New Additions: Pro Divisions and Console Players

First and foremost, the announcement of Apex Legends Global Series Year 2 includes two major additions that were not there in the previous season. It all begins with the fact that EA is now dividing the league into two formats that will ensure that players worldwide all have adequate chances of competing.

In the first year, every player and team were on the same playing field, with the already existing pros and content creators competing on the same level as the amateur challengers looking to prove themselves. However, that is now changing with the second year of the series. 

There are now enough competitions and circuits available for both the pros out there and the challengers who wish to make a name for themselves. The brand new Pro League will be available for the proven veterans and the Challenger Circuit for newcomers in all five regions of North America, South America, EMEA, APAC South, and APAC North. 

Further expanding the network of competitors beyond even that is the other new addition of allowing players outside of just the PC platform. Given that Apex Legends is a cross-platform game on all platforms, the ALGS is now expanding to offer players on Xbox and PlayStation consoles to compete, too. 

Although the Nintendo Switch version of the game is compatible with the other platforms, it does look like it will not be included in this expansion. But this is still great news for other console players since they will now have the chance to join in on the fun. 

To keep a balance between the players, all players on controllers, no matter if they are playing on PC or console, will be competing with the same PC-value aim assist settings. This is there to try and balance the eternal battle of keyboard/mouse versus controller.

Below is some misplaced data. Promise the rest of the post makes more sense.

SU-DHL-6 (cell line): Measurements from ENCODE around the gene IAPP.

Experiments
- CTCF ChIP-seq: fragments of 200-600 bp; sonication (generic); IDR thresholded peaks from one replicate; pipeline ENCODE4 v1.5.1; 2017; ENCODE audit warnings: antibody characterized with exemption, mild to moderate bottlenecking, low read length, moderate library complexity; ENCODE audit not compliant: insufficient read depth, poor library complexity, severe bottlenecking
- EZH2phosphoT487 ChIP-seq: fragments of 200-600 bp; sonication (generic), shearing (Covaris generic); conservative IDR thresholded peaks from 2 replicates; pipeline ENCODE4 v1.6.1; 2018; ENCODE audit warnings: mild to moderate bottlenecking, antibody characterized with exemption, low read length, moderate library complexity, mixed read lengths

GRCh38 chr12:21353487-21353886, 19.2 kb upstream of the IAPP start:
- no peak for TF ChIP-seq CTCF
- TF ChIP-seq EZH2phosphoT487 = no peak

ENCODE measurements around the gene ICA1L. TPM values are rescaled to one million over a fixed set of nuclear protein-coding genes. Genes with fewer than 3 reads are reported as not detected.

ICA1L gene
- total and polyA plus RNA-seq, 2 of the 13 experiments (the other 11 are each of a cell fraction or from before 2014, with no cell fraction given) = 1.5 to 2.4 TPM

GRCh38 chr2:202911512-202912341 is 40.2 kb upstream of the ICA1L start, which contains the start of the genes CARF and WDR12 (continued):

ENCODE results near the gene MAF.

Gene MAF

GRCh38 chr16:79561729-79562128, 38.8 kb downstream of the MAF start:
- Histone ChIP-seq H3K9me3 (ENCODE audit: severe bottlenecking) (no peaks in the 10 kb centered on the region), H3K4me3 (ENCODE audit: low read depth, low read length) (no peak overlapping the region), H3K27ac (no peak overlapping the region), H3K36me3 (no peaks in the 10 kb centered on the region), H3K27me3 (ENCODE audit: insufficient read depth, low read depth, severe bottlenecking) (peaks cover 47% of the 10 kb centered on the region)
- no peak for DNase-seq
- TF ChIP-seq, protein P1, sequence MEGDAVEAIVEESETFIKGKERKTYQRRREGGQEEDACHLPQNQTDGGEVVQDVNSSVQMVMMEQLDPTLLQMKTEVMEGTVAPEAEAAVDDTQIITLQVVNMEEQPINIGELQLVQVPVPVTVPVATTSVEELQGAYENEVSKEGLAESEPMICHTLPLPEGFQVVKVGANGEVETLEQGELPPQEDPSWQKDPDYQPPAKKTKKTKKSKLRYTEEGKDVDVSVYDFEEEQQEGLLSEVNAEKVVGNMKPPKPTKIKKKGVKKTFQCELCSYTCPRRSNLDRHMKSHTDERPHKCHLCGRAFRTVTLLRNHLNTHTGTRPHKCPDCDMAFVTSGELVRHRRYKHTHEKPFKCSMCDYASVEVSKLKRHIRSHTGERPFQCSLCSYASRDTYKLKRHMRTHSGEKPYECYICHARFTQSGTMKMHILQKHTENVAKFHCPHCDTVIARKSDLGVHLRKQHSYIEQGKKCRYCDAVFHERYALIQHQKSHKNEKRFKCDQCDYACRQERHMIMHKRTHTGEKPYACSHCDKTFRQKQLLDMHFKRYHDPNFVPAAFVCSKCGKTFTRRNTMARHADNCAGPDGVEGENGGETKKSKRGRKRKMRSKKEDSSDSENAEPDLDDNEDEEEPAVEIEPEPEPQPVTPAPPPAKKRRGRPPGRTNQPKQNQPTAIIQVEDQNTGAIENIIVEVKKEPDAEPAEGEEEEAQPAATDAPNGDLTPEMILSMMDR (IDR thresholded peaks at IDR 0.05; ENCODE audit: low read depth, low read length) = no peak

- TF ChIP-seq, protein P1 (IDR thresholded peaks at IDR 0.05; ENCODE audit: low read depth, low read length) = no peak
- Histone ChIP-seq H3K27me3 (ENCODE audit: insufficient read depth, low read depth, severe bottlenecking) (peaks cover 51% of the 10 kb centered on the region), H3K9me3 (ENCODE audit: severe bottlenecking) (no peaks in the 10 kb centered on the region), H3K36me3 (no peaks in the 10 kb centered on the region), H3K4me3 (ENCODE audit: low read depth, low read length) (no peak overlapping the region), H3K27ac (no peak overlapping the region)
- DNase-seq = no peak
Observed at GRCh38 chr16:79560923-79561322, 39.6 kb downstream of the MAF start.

Apex Legends Global Series Year 2 Schedule

The entire general Apex Legends Global Series Year 2 schedule has been announced. It takes place from right now through the end of the current year and into the first half of 2022. It includes everything from the splits that will happen to the next championship event. 

Even though the inaugural season just concluded, it is now time for the second one to begin soon. We have some general ideas of how the next year of Apex Legends esports will look like. It is quite exciting, with a lot of events on the horizon. 

There is a total prize pool of $5 million offered over the next year throughout all of the competitions, which is a hefty amount but will be divided up between all of the events. Most of the events will be online, but as mentioned already, three of the main ones will be in-person for the first time. 

The Apex Legends Global Series Year 2 schedule begins with the first event coming up pretty soon with the preseason qualifiers. This is the first event of the year and will include four weeks of online qualifiers for finding out who the top teams from each region will be. 

Registration is opening up for the preseason qualifiers for Year 2 on Wednesday, Aug. 18, so just under a month from now. More details on how to register and qualify for this will be revealed soon. The actual event, though, will not begin until almost a month after that. 

The four online preseason qualifier events will occur Sept. 11-13, Sept. 25-27, Oct. 2-4, and Oct. 9-11. The general purpose of the preseason qualifiers is there to figure out which teams will be in the first-ever Pro League and which ones will be in the Challenger Circuit.